You are very early on Mtx can work wonders, take care Lou

  • thanks Lou, I am a strong person, but in shock at the moment, I am determined this wont take over my life and like you I often think there's always someone worse off, I have looked after a lot of very young terminal patients and its just heartbreaking, I will get my head around this! Xxx

  • Mine started around Sept 2012 with quite bad stiffness in both hands, went to my GP who initially thought it was because I knuckle crack ( she then learned I knuckle crack to stop my hands from locking ) then I saw a different GP in surgery and he tested bloods straight away and RF positive 360, he started me on naproxen and co codamol which barley touch the pain and referred me to rheumatology. I was seen at hospital 4 weeks later and my rheumatologist is lovely, I explained all of my symptoms, pains, aches, generally shattered ( I put it down to my 3 year old not sleeping ) he did an X-ray on my hands which came back clear :) then ordered an ultrasound on my hands next Tuesday, chest X-ray and he said I had flat feet :/ ( didn't know at the time it was related ) so he did an X-ray on them ( awaiting results) he confirmed RA in the office and started me on MTX 12.5mg to increase to 15mg over 6 weeks with fortnightly bloods. He referred me to a rheumatology nurse who is amazing as I started with a very painful elbow & shoulder ( RA related ) she has answered every question I asked in human terminology haha. I started MTX 3 weeks ago and I'm having a few side effects, nausea, dizziness and blisters on my arms, legs, face & quite badly my chest so back to Dr tomorrow to get checked out x x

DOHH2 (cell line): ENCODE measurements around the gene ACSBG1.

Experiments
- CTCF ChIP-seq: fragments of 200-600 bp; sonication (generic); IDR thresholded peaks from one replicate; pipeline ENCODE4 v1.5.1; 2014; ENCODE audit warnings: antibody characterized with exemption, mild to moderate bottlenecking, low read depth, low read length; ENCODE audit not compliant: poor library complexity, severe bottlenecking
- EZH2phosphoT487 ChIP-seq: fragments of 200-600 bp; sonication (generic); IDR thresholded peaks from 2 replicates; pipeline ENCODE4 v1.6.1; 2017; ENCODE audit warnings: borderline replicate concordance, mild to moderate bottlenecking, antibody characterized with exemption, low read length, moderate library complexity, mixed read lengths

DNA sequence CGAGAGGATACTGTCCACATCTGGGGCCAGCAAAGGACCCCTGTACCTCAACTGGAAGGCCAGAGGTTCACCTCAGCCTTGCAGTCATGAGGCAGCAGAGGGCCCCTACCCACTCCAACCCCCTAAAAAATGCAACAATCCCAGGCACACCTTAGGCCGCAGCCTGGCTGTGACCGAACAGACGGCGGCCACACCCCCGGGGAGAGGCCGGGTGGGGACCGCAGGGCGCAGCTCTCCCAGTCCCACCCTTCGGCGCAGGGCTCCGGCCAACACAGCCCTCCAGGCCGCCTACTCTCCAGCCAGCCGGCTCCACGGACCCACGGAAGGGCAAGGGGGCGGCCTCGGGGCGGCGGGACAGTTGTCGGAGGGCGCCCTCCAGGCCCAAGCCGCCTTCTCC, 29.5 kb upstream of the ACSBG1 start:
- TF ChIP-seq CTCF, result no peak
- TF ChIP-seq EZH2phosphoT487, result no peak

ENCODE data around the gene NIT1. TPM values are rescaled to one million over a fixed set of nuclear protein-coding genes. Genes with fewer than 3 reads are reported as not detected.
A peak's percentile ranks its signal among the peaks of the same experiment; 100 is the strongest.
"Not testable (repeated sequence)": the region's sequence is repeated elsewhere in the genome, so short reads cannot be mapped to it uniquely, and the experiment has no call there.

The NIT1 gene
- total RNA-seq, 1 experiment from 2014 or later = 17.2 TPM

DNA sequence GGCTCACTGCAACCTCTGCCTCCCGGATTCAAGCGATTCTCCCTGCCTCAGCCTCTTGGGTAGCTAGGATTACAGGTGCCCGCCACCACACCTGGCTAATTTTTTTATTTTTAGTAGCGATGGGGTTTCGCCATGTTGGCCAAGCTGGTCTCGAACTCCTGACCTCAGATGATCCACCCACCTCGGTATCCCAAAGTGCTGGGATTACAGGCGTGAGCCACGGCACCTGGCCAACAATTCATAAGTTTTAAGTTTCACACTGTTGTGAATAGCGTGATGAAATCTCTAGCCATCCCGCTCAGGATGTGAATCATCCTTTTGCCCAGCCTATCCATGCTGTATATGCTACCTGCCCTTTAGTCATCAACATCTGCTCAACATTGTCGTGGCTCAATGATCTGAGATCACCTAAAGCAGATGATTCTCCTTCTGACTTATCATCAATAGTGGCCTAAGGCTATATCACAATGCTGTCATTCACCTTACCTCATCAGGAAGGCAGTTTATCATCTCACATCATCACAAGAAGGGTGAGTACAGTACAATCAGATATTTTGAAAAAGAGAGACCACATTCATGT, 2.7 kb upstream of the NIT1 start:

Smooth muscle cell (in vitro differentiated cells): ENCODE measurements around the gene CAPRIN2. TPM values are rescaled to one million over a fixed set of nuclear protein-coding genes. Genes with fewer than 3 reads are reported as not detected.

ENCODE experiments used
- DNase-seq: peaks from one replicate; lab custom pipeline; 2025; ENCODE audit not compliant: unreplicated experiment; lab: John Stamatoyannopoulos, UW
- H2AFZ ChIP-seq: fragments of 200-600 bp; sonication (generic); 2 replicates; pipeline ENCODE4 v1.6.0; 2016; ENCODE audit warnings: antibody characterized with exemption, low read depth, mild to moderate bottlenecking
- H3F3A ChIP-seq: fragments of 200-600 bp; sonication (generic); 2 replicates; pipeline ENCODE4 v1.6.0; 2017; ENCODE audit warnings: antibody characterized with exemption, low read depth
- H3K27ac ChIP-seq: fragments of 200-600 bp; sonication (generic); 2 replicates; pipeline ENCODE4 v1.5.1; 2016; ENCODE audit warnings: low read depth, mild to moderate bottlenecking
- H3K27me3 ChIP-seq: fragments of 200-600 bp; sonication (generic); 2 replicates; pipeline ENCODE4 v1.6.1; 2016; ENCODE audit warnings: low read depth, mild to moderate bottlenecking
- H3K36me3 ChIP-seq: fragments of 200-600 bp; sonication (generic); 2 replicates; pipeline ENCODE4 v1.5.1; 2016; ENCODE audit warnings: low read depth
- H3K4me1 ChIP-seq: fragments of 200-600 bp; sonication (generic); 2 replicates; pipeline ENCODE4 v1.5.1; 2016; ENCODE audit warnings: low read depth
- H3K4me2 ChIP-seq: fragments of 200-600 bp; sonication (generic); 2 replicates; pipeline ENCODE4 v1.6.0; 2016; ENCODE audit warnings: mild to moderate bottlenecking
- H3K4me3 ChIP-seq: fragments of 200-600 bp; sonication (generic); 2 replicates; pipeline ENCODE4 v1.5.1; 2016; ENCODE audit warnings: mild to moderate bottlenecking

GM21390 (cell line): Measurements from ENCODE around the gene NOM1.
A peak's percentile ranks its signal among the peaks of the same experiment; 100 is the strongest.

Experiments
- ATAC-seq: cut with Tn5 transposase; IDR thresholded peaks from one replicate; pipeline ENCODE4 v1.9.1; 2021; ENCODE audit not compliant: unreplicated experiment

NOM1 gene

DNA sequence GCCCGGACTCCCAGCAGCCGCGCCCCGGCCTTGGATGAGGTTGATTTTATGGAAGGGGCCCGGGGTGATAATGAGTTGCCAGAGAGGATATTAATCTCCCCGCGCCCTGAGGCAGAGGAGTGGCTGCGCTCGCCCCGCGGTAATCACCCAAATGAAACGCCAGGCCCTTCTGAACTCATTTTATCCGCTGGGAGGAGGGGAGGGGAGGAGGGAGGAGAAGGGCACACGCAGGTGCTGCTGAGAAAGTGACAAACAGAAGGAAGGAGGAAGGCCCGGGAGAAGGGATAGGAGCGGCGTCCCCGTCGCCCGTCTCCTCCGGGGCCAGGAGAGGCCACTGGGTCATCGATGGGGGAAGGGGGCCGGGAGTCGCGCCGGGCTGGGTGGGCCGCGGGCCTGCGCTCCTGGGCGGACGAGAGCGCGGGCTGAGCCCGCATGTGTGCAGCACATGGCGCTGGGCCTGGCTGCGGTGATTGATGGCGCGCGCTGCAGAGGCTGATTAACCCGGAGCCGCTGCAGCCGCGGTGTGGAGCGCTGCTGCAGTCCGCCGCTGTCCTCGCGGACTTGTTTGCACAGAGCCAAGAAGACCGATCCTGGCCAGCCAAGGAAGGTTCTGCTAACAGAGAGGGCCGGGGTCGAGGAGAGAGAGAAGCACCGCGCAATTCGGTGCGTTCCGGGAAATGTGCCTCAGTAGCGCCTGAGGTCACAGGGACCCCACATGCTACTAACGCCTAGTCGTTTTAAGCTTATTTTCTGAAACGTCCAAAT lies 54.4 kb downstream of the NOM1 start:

• You poor woman, what an awful time you are having. I have been crying all week about my own troubles which fade into nothing compared to what you are dealing with.

    Methotrexate is a great drug if you don't get any of the side effects. If it doesn't work for you there are many other drugs on the market, so don't give up.

    This disease is really just a day at a time. Some days are " not too bad" and then the next day you could be in pain all over. Keep on this site, there is loads of wisdom and a huge amount of experience that is there for the asking. We all know exactly what you are going through and we are all here to help in any way we can, so keep in touch and let us know how you are doing. X

  • Thanks Jeanabelle, Am already feeling better from all this support xx

  • Hiya,

    Oh my gosh, this was me exactly 2 years ago, diagnosed 6 weeks after giving birth, my RA factor was 1210 and thought my life was over; consultant told me mine was aggressive also; husband had to dress me ect, I could barely walk and changing nappies when you can't bend your fingers!!! I can fully empathise.